The occurennce of the northern (and southern) lights should increase over the next several months. This is because the Sun’s surface is becoming more active, and it is eruptions on the Sun’s surface which cause these wonderful phenomena.
The 11-year sunspot cycle
Sunspots have been studied in detail since the early 1600s. After several decades it was realised that the number of sunspots on the Sun’s surface goes through a regular cycle.
Although the strength of each sunspot maximum varies, this plot clearly shows that for over 400 years the number of sunspots increases and decreases with a period which averages to 11 years. The only exception to this is the so called Maunder minimum, which occurred in the second half of the 1600s.
In the last decade we have developed a pretty good understanding of what causes sunspots, but we still do not know why they come and go with this 11-year cycle.
What are sunspots?
In 1908 George Ellery Hale discovered that sunspots are areas of intense magnetic field. In fact, they occur in pairs, with one spot being the north pole of the magnet and the other spot being the south pole.
Coronal mass ejections (CMEs)
The magnetic field lines between a sunspot pair pull material off of the surface of the Sun, as shown in this photograph.
Most of the time this material flows along the field lines, but when the magnetic field strength becomes large enough the field lines can break, and when this happens a coronal mass ejection occurs. A CME is essentially an expulsion of charged hydrogen gas from the surface of the Sun. Hydrogen gas is just made up of protons and electrons, so a ball of protons and electrons hurtles away from the Sun’s surface.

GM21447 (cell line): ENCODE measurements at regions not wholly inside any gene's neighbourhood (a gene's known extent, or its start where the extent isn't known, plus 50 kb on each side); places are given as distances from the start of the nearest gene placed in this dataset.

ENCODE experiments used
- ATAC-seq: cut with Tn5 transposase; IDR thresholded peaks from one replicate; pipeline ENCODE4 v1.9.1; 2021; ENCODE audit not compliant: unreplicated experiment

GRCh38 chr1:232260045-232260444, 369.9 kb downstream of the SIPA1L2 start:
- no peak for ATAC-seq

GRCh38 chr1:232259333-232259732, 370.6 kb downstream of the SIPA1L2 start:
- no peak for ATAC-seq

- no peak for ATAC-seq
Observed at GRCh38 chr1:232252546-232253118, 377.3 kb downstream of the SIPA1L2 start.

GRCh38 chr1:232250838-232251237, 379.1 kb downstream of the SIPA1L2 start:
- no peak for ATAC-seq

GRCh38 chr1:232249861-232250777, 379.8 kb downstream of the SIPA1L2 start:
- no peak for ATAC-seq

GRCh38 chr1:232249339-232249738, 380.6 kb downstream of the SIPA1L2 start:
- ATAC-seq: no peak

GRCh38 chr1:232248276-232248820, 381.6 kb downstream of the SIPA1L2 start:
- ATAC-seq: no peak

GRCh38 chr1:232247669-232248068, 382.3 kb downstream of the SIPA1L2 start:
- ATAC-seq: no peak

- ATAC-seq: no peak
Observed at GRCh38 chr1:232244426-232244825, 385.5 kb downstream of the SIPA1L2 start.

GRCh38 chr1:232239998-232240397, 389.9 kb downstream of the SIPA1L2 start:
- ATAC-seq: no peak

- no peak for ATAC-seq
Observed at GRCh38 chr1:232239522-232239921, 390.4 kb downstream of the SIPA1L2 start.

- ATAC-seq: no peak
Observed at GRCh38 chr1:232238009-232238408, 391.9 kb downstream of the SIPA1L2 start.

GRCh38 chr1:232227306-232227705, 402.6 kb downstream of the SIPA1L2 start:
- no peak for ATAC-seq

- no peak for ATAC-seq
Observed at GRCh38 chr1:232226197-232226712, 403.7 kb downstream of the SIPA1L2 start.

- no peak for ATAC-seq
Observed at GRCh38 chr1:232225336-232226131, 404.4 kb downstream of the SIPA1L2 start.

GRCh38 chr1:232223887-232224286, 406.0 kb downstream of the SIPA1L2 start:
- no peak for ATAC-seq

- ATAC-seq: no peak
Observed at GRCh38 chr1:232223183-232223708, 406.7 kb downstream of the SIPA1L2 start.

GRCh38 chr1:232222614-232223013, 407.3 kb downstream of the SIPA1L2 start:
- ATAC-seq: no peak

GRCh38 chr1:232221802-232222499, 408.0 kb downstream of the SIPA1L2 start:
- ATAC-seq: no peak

This huge ball of gas spreads out into the Solar System. Because it is an eruption from a particular point on the Sun’s surface, the charged particles travel in a particular direction. They typically travel at speeds of about 500 km/s, and so if they are coming towards Earth they take about 3-4 days to do so once they leave the Sun.
The northern (and southern) lights
If the charged particles in the CME hit the Earth they get directed by the Earth’s magnetic field to travel along the magnetic field lines. The field lines of course run from the magnetic north pole of the Earth to its magnetic south pole. As the charged particles travel towards one or other magnetic poles they pass down through the Earth’s atmosphere.
As they pass through the atmosphere the charged electrons can excite atoms in the Earth’s atmosphere, and when these excited atoms de-excite, they emit light. This is exactly the same physics as happens inside e.g. a fluorescent light tube. Different elements emit different colours, and even the same element can emit different colours depending on how it is excited. This is what leads to the wonderful light show we see in the northern (and southern) lights.
Here is a wonderful time-lapse video of the northern lights.
As the photograph and video show, the atmospheric light-show that is the northern (or southern) lights is incredibly beautiful. So, with the sunspot cycle coming back to its maximum, the next several months provides you with a good chance to see them. It will be a sight you will never forget.
I found this graphic which I thought was quite good.